Call me stupid, but who knew?
The Jets — the football team, not the street gang — have their own flight crew.
You might wonder why I stumbled upon this useful information, via Google, which is increasingly how I know what I know. The Jets Flight Crew are cheerleaders. Duh.
I am a freelance writer, which means that occasionally, I get a call to do some work. I take what I can get. I’m not stupid. So when the call came to write copy for the Super Bowl Host Committee, I was ecstatic. How did they ever find me, I wondered. After all, I am 62 years old, a widow, living in Connecticut. And I confess: I have never been to an NFL game. Or, come to think of it, any kind of football game, at least, since the 1960s. After my daughter’s high-school boyfriend suffered his fourth or fifth or tenth concussion on the football field, I said to myself, enough. Enough with football! Then his mother called me one day, from her book agent’s office, where she was hammering out a deal for a book on sports-related concussions in kids, to ask if I could pick up the dear boy at school because he was having dizzy spells, and I said, this is it!
“Mom,” my daughter said, “I told you his mother is a whack job!”
“Yes, my darling,” I said, “but really, I mean REALLY, she called me to pick him up — from her book agent’s?”
The mother of the football player has a history of transforming her kid’s ailments into books, not exactly best-sellers, but the first one, about raising an allergic kid, seemed to do well and serve a useful purpose.
I took a class on humor writing at the Sarah Lawrence Writing Institute last summer with Dan Zevin, a.k.a. Minivan Dan. It was hilarious, LOL funny. Plus, he is a really, really nice guy. His latest book is Dan Gets a Minivan: Life at the Intersection of Dude and Dad (Scribner). He, his wife and their two kids left hipster Brooklyn and moved to Minivan Land in Westchester County. I related, since I had left the Upper West Side of Manhattan after 20 years and moved to Connecticut, land of Suburbans and Range Rovers, which took some getting used to. Dan told the class that one of the most successful comic hooks is “fish out of water,” providing endless possibilities, daily.
I have been a fish out of water for most of my life. I taught high-school English in Philadelphia until I was 30, when it finally hit me that I could not live on $9,000 a year. So I took a big risk (and so did they) and went to Wharton for an MBA, where I studied amidst chemical engineers and investment bankers who knew their calculus. What they did not know was how to write a coherent paragraph, and this is where I stepped in, taking on that role in our endless case study team projects. A perfect solution.
Then I hit Madison Avenue in the 1980s, ready to become a powerhouse ad executive in my corporate suit, bow-tie, and Ferragamo pumps. I landed at a great agency, Doyle Dane Bernbach, and had a wonderful few years there. To this day, I stay connected to some DDB people. But there was a serious problem. I never watched TV (and still don’t) or set foot in a supermarket. My brand was Clairol, which relied on share of shelf and coupons. So I had my retired dad down in Ft. Myers, Florida check out the aisles at his local Publix supermarket and cut out coupons from those horrible FSIs — free-standing inserts — and keep me current on the marketplace.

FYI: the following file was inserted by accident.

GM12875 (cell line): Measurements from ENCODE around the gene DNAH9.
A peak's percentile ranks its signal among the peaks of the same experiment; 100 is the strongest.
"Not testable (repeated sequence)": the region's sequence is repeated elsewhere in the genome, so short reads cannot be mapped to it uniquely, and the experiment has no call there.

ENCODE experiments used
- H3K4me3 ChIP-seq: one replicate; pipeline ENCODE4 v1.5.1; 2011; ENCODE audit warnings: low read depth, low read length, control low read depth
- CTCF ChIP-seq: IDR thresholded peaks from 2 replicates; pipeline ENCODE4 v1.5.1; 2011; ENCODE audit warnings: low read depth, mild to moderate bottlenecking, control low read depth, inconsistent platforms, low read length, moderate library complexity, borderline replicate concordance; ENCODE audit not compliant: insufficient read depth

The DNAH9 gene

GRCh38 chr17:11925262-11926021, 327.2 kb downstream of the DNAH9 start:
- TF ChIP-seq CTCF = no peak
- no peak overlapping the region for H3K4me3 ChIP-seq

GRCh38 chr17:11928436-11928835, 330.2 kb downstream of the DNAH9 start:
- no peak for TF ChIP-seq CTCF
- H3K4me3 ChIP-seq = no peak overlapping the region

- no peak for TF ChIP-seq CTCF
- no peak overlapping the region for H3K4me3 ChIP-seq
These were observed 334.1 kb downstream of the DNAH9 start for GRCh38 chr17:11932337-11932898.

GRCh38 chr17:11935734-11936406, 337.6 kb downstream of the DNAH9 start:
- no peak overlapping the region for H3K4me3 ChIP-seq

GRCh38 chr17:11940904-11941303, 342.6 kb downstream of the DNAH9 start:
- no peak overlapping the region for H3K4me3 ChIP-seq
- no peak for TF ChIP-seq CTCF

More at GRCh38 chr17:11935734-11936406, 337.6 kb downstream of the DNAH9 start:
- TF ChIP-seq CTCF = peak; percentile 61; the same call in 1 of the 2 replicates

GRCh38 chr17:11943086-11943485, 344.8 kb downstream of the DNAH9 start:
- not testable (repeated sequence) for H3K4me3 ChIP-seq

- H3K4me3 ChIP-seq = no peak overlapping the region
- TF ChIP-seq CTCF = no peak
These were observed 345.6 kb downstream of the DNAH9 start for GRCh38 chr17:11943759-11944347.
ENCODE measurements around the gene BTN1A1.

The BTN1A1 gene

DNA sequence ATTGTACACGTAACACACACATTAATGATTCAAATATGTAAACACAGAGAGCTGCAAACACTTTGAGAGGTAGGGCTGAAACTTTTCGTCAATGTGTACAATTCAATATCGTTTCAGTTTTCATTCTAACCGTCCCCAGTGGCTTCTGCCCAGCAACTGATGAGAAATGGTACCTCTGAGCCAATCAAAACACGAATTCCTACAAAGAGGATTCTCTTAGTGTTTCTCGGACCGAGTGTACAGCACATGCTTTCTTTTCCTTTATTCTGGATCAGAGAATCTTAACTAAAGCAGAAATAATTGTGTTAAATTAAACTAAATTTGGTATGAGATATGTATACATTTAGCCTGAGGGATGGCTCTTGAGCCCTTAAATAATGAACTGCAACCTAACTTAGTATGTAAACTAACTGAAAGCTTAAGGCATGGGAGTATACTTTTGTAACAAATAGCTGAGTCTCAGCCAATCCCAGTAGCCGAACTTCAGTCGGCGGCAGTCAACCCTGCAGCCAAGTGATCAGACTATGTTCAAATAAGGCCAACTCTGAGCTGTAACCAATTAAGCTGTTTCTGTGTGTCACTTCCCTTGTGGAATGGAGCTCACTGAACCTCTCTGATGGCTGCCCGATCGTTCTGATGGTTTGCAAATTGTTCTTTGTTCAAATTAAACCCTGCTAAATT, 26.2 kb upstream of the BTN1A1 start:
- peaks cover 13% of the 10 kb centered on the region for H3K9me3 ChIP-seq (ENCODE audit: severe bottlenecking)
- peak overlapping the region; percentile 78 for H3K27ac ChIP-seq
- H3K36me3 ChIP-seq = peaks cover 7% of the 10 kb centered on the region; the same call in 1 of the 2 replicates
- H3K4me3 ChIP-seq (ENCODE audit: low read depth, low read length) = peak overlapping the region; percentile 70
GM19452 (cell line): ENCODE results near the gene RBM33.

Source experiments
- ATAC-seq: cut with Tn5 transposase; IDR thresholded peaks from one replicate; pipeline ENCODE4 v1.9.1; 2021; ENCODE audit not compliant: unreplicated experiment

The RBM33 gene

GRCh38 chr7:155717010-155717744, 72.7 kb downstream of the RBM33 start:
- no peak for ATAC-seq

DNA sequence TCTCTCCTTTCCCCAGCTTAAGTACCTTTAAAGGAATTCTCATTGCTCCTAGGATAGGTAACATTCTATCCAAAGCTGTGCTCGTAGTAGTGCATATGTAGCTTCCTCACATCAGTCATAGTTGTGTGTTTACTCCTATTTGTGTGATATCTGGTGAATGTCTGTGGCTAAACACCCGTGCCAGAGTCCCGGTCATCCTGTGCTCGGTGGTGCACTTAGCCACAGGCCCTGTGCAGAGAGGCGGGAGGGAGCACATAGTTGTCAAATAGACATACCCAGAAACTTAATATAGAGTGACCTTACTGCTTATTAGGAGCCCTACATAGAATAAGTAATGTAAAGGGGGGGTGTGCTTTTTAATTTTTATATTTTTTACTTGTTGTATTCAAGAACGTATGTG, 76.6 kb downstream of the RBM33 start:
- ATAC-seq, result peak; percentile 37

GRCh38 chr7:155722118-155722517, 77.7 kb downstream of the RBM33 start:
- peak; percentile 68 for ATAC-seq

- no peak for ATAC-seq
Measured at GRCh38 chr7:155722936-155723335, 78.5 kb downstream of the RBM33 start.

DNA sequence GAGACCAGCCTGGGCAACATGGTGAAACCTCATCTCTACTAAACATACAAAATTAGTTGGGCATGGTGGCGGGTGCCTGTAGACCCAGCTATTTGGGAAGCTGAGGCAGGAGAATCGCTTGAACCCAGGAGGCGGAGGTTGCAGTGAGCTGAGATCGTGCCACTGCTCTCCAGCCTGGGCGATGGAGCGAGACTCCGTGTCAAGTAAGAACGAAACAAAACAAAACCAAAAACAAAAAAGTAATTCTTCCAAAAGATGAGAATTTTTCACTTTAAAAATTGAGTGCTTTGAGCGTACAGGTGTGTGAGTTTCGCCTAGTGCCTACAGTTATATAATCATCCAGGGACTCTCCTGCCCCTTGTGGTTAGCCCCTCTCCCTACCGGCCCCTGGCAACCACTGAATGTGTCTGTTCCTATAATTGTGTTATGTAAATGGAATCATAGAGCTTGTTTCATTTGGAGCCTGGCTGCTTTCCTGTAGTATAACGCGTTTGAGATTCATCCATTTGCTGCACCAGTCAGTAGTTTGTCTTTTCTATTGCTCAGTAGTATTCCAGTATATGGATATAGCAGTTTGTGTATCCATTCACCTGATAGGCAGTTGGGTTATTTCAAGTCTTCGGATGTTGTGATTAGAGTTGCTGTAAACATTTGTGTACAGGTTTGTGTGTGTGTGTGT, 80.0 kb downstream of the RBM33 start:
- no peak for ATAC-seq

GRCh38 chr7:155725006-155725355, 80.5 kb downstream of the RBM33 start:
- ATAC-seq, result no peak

But the truth came out during a client meeting where we were discussing celebrity spokespeople. Clairol’s chief rival then was L’Oreal, and they had Meredith Baxter Birney pitching their Preference brand of haircolor, a source of constant anxiety for the Clairol folks. Who could be Clairol’s Meredith Baxter Birney? When she cooed into the camera about not caring if she paid more, because “I’m worth it,” who could resist?
Clairol had its star, Linda Evans of “Dynasty” fame, and its tagline, “Be the best you’ve ever been,” but she was not Meredith.
Somehow, the names of the Osmonds — yes, Donnie and Marie — came up, and I said that I thought they had divorced.
“Earth to Elizabeth,” my boss said, trying to turn the situation around.
But I was cooked. The stark truth had been revealed. My advertising days were soon over. Oh, I gave it another attempt, moving over to N W Ayer and the U.S. Army account (“Be all that you can be!”), but it soon became clear that this fish out of water needed life support. So I jumped to the client side, American Express, where I happily toiled away for the next 15 years.
Now I am a widow and an empty nester since my only child has flown the coop, leaving me with time on my hands and no one around to tell me what to do and how to do it. Hence, back to school at Sarah Lawrence and the start of a new career as an unemployed freelance writer.
Until I got the call to suit up for Super Bowl, that is. Now, I am part of the team. I took the leap to “Join the World’s Biggest Huddle,” and I am thrilled. The clients are nice. As one woman said, “We’re a fun group.” Many worked at American Express so I believe them. They’ve got a lot to get done by Super Bowl Sunday in February 2014, and I cannot drop the ball or fumble as I have done in the past. I must play this safe. Never will I make a stupid comment like the one I made about Donnie and Marie. Hey, even I know who the Manning Bros. are!